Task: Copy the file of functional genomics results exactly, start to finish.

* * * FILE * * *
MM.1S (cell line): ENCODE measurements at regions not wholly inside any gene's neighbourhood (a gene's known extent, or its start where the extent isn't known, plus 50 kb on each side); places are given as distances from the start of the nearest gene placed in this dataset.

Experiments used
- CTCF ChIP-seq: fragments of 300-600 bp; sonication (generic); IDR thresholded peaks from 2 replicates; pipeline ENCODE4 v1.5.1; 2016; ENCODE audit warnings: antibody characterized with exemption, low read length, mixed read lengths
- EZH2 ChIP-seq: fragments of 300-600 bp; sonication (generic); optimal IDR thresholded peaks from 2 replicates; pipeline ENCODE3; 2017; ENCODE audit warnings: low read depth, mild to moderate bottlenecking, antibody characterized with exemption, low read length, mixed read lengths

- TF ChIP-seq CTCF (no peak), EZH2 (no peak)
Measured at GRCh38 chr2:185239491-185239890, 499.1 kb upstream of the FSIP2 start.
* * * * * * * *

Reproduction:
MM.1S (cell line): ENCODE measurements at regions not wholly inside any gene's neighbourhood (a gene's known extent, or its start where the extent isn't known, plus 50 kb on each side); places are given as distances from the start of the nearest gene placed in this dataset.

Experiments used
- CTCF ChIP-seq: fragments of 300-600 bp; sonication (generic); IDR thresholded peaks from 2 replicates; pipeline ENCODE4 v1.5.1; 2016; ENCODE audit warnings: antibody characterized with exemption, low read length, mixed read lengths
- EZH2 ChIP-seq: fragments of 300-600 bp; sonication (generic); optimal IDR thresholded peaks from 2 replicates; pipeline ENCODE3; 2017; ENCODE audit warnings: low read depth, mild to moderate bottlenecking, antibody characterized with exemption, low read length, mixed read lengths

- TF ChIP-seq CTCF (no peak), EZH2 (no peak)
Measured at GRCh38 chr2:185239491-185239890, 499.1 kb upstream of the FSIP2 start.